Volume 6, Issue 2
  • ISSN 1384-6639
  • E-ISSN: 1569-9692
Buy:$35.00 + Taxes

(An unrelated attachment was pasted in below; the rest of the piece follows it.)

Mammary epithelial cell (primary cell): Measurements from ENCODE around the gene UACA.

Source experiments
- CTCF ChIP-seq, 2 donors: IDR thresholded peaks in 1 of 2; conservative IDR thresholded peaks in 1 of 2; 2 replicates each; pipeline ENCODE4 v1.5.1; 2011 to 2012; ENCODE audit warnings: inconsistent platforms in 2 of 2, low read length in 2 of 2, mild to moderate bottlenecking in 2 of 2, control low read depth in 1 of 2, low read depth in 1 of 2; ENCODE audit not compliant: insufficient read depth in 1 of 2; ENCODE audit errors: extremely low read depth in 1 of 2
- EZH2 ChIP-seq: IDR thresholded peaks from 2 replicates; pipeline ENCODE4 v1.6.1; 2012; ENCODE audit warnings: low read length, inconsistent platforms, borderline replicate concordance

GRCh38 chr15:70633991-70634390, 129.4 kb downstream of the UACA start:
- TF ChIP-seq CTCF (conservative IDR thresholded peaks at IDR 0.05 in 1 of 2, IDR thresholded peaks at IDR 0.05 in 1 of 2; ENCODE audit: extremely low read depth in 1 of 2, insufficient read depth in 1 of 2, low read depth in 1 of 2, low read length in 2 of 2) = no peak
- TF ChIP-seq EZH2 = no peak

In the years following the Second World War, the West German market economy was to distinguish itself as a social alternative, superior to the real socialism as it existed in East Germany with all its economic weaknesses and democratic deficits. Within the context of this social competition, the crisis of Fordist mass production led to increasing attempts to humanize the workplace. The result in 1974 was that the social/liberal coalition government instigated labor policies that the subsequent Christian Democrat/liberal government continued. As the policies were translated into reality, a reform constellation was to crystallize — a network which, in the 1980s, was able to develop innovative concepts for the labor process. Over the next decade, it promoted extended concepts for production, service and employment which, however, eventually stagnated against the background of increasingly neoliberal strategies of rationalization and deregulation. These resulted in problems for employment and employment policy, the solution of which demands wide-ranging labor policies.


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